Reviews of my Ludum Dare 32 game Deserializer are going well! Feedback has been very positive, but has also provided some useful critiques. I’m looking forward to the rankings being finalized and published Monday evening.
But I haven’t been sitting still. Although I’m proud of what I accomplished in three days, I know that the game is far from perfect. I believe that the core mechanic of a Frogger-style play field and movement plus pattern-matching is solid, but the specific type of pattern matching and its associated mechanics are definitely not ideal. So yesterday I spent some time away from the computer doing some paper prototyping. After a few iterations of conjuring up and tweaking new rules, I believe I’ve found a game objective that will work better. Allow me to describe a bit of the process I went through.
The first step was to simply review and summarize which parts of the gameplay felt good, and which parts didn’t, based both on my own experiences and the experiences of others. A lot of this information related to the physics and the action, for example, the way that the player movement is discrete, occurring in 64-pixel chunks over a fixed number of milliseconds, while the other objects in the play field move continuously, each at its own rate of so many pixels per frame. These are valuable areas of focus for me to keep in mind, but were largely unrelated to what I really wanted to focus on at the time. Studying and improving such elements would require a digital prototype, and I was already reasonably happy with their behavior in my Ludum Dare entry. They could be improved I’m sure, but the priority was elsewhere.
So leaving those in summary form, I moved on to thinking about the overall objective of the game, the pattern matching, and how the player mentally interacted with it. I considered the fact that a binary pattern was possibly over-simplistic, offering very little in the way of intriguing mechanics. I considered how an imperfect match did not feel very interesting, and that my attempts to make imperfect matches not egregiously harmful were simply cheap hacks that weakened the experience. I noted that progress toward fulfilling the objective was also less clear than I would have liked. I observed the unfortunate fact that players often just waited around for a long time avoiding objects in the environment until one spawned with the pattern they were looking for.
At this stage, I turned my perspective forward and asked myself what qualities I thought the ideal objective would have. This included attributes such as progress being clear and intuitive, imperfect pattern matching being simultaneously helpful and harmful, but in mechanistically different ways, forward progress almost always being achievable in some form, given sufficient skill and risk-tolerance, and imperfect pattern matching never reverses progress which has already been made. In addition, I felt that the ideal objective would be easily adaptable to a multiplayer format, both competitive and cooperative. Feedback from others has indicated that this sort of game could work well on consoles and a couch-play environment.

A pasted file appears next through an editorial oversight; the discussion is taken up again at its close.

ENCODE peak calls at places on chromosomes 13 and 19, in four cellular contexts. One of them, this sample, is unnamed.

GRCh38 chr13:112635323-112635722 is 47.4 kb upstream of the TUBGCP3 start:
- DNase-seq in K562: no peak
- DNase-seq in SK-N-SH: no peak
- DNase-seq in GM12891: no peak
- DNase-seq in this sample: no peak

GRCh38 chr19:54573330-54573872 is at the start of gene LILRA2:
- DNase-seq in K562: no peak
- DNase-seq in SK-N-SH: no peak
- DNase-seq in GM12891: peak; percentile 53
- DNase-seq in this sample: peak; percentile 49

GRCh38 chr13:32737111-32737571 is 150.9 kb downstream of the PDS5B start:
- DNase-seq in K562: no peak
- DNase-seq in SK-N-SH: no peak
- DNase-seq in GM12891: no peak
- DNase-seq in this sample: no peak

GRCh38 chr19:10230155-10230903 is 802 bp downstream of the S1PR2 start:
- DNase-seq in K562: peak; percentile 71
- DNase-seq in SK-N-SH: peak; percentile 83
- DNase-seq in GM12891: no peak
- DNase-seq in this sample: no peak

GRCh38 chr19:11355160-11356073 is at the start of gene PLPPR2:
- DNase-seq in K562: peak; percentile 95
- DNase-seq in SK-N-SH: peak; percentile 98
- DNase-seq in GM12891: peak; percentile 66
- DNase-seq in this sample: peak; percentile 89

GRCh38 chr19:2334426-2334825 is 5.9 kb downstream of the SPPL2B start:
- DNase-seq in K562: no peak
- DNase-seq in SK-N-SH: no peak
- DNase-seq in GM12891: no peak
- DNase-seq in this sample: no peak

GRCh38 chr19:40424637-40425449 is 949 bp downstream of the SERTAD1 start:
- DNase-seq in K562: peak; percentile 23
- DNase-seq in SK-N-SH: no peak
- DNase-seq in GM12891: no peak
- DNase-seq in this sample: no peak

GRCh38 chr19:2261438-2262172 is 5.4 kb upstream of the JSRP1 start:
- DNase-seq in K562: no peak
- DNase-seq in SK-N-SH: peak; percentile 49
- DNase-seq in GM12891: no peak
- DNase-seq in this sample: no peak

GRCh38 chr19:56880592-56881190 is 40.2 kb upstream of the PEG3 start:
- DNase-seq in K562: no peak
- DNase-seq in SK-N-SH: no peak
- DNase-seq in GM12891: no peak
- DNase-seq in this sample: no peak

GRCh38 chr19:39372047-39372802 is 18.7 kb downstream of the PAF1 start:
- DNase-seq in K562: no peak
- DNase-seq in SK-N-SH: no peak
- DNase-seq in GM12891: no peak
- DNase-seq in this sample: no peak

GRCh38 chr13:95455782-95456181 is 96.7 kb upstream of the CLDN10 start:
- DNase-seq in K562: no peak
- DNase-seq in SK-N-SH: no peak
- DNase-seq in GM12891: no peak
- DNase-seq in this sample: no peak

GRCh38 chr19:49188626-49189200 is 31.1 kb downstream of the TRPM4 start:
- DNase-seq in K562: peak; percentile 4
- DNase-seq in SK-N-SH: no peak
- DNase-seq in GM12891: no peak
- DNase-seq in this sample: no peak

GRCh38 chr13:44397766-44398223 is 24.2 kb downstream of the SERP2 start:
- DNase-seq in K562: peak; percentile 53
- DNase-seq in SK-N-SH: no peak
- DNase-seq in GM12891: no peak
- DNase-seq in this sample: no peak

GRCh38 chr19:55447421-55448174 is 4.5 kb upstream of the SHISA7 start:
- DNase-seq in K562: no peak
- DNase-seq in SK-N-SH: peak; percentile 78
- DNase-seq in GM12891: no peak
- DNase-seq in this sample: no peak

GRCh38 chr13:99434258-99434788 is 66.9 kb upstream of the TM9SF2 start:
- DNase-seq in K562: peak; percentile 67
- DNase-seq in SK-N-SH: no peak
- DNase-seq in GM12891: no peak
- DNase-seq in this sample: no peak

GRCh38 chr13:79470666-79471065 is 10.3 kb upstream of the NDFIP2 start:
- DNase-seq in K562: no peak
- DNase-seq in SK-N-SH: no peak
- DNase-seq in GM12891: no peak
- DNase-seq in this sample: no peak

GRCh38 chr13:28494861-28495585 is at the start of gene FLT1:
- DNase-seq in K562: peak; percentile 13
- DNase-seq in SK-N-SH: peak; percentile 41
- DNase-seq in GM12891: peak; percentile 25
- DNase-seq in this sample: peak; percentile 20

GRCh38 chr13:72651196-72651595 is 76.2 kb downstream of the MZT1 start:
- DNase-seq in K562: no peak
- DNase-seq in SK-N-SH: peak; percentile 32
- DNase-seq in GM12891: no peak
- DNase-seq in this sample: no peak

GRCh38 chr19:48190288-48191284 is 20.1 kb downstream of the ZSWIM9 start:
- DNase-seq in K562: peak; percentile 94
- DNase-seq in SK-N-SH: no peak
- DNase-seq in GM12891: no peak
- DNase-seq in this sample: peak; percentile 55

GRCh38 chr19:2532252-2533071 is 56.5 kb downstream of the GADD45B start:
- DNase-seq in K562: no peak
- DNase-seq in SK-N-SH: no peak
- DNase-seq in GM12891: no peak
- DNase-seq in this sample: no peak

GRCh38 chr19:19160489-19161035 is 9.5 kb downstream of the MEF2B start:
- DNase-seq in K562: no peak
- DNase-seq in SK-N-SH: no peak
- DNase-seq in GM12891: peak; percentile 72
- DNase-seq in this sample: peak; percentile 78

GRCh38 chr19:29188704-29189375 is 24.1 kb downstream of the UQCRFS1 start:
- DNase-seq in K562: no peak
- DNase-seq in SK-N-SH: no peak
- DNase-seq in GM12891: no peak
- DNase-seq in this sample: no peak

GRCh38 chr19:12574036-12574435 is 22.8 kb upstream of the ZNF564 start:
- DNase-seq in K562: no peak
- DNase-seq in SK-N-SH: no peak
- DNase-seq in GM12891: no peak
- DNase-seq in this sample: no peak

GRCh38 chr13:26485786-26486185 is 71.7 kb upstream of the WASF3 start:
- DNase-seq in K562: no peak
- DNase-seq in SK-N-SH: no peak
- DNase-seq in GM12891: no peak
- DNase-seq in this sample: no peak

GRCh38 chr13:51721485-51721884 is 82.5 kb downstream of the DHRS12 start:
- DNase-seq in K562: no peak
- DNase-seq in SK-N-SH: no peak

With those attributes in mind, I began brainstorming some alternatives. Non-binary patterns. Less emphasis on the order of elements in the pattern and more on the values, if there’s more than just two values. Alternatively, pattern matching always starting from the far left, with the concept of wrapping around being dropped. Imperfect matches complicating the play field rather than reversing progress toward the objective. Smaller target patterns as objectives which each contribute to a larger objective when fully matched.
Finally, I pulled out the physical prototyping tools. In this case, all I needed was some dice of various sizes and small colored blocks from my old Risk set. Small 1×1 LEGO bricks or any other easily distinguishable tokens would have worked also. Since there were exactly six colors in my Risk set, I decided I’d use them all, so that I could easily roll a 6-sided die to randomly select a color. I used a 4-sided die to determine how many blocks I should use to generate a pattern for the play field.
I decided I would simulate the game in a turn-based fashion. Each turn, I’d first have to simply survive all the moving objects without getting hit. To simulate the the skill and difficulty involved, I added up some various factors that would influence the degree of challenge, and then roll an appropriate collection of dice to see if I passed the skill check or not. For example, I utilized a notion of moving game objects, each of which might have a various number of non-active elements (equivalent to the white bits in Deserializer which would kill you if you collided with them), as well as generic debuffs of some non-descript form. I added the number of non-active elements, the number of moving game objects times two, and the number of debuffs times four. I then rolled a pair of 10-sided dice to get a random value from 0 to 99. If the roll was greater than the sum I calculated, then I survived the turn without getting hit by something.